Today, the fifth day of the fifth month of the Chinese lunar calendar, is The Dumpling Festival, or The Dragon Boat Festival.
A dragon boat is a paddle boat that is traditionally made of teak wood to various designs and sizes. The designs are usually brightly decorated with the front end shaped like open-mouth dragons, and the back end a scaly tail.
The Dragon Boat Festival is also known as the DuanWu Festival in China. Apparently, along with the Mid-Autumn Moon Festival and Chinese New Year, the Dragon Boat Festival is one of the most significant in China, celebrated by colorful and lively races featuring narrow boats shaped like dragons.
It is a traditional holiday that commemorates the life and death of Qu Yuan (Chu Yuan), a poet and statesman of the Chu Kingdom in 278 BCE.
Legend has it that Qu Yuan, despaired at the state of the government committed suicide by jumping into the Miluo River.
Upon hearing the news, the locals raced out in boats to save him, pounding drums to scare away any fish or creature in the water that might attack him. Others threw rice into the river for the same purpose – to distract the fishes and creatures which might be inclined to take a bite at Qu Yuan. However, despite their efforts, they were not able to save him.
Since then, boat races and ceremonial sacrifices of rice were performed each year to commemorate this valiant attempt to rescue Qu Yuan. On this day, people eat rice dumplings to symbolize the rice offerings, and hold dragon boats races. Entire regattas of dragon boats compete to see who is the swiftest as individual rowing teams keep in time with drummers pounding out furious rhythms.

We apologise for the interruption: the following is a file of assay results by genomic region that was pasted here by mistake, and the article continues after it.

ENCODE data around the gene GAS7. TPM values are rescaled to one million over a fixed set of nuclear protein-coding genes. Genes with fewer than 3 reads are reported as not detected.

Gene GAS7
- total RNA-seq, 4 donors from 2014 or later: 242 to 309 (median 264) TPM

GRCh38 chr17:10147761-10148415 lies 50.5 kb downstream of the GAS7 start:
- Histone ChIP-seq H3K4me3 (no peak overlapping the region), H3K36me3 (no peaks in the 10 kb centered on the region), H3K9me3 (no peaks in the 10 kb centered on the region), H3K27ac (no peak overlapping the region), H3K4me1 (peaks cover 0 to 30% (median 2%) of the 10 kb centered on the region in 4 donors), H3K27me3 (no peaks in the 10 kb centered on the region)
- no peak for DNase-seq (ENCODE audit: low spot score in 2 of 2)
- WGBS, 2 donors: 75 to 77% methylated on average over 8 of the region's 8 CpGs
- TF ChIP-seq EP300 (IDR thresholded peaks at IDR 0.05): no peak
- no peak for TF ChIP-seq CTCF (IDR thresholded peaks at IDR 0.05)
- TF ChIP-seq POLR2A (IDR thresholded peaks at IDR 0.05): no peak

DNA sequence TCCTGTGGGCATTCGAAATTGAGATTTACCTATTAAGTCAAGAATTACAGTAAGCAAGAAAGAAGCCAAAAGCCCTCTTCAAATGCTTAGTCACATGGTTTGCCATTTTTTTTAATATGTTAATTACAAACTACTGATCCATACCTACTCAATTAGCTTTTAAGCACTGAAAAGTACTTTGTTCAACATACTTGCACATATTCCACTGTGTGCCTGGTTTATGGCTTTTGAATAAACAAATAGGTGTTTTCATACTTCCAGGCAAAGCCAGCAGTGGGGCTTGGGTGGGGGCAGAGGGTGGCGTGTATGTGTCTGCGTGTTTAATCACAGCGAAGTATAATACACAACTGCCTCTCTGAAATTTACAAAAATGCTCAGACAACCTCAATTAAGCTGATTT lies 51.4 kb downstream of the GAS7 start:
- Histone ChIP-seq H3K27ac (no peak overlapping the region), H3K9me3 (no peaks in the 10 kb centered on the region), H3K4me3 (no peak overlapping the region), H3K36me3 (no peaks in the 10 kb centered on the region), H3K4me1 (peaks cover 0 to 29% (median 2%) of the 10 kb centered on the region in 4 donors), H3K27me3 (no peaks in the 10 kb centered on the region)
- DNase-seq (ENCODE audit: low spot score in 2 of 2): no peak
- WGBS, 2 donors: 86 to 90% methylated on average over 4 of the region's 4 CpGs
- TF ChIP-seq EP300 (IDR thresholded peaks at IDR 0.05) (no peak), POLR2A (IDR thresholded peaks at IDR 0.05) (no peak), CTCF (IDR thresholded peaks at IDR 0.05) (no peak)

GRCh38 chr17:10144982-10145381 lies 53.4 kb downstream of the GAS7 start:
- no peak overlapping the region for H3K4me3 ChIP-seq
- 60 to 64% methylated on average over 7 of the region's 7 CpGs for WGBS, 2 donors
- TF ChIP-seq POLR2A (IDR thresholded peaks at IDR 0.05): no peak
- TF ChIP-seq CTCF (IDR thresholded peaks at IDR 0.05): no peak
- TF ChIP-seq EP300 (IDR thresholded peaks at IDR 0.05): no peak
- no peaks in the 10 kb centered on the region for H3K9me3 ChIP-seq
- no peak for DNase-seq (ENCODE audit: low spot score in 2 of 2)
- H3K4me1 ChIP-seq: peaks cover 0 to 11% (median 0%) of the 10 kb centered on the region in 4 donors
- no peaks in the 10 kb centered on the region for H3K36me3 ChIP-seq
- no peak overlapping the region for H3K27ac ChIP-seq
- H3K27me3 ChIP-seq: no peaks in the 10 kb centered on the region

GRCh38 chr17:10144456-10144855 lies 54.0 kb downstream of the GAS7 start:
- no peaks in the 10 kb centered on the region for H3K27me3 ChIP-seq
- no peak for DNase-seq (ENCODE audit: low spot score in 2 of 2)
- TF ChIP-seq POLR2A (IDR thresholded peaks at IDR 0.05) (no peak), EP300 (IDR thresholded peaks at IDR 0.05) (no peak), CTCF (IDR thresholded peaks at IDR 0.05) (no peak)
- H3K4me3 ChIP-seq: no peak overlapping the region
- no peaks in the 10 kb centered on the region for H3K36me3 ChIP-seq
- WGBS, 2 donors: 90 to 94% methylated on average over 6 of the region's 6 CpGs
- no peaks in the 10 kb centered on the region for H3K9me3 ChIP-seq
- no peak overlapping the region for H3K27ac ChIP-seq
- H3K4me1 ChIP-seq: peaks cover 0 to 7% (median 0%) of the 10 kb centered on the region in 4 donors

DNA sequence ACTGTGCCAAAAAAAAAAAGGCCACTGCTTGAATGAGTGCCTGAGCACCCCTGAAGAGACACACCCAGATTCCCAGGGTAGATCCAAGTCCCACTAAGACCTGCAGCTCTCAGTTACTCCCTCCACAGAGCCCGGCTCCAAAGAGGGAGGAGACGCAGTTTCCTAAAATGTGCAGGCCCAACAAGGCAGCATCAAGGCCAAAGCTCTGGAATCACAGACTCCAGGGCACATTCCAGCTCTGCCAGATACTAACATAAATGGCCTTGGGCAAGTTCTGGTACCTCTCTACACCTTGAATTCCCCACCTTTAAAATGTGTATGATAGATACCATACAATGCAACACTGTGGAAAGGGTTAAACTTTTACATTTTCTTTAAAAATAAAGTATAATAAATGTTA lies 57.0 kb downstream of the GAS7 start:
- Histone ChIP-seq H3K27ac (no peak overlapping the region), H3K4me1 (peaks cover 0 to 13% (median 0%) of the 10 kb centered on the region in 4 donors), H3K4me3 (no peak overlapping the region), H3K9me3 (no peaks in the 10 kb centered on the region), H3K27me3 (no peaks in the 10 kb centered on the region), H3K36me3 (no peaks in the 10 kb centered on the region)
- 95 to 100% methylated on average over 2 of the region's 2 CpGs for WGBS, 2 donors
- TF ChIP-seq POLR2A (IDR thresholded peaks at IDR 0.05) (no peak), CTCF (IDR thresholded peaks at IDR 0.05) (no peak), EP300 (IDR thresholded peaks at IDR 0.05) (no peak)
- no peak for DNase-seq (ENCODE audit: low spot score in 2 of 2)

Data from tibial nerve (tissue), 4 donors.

The ‘zongzi’, or rice dumpling is steamed glutinous rice wrapped in bamboo leaves. The fillings are usually a mix of rice with sweet or savory flavors of pork, walnuts, mushrooms. Other variations of the ingredients include using yam paste, beans, and dates.
If you are a vegetarian, or if you do not like to eat meat, you can use peas and beans for fillings instead.
Traditionally, families would make their own zòngzi, but with lifestyles becoming increasingly busy, and people more affluent, people tend to buy ready made ones. Besides, making rice dumplings is a lot of work and takes up a lot of time. With everything so commercialised these days, it is easier to just go and buy a few.
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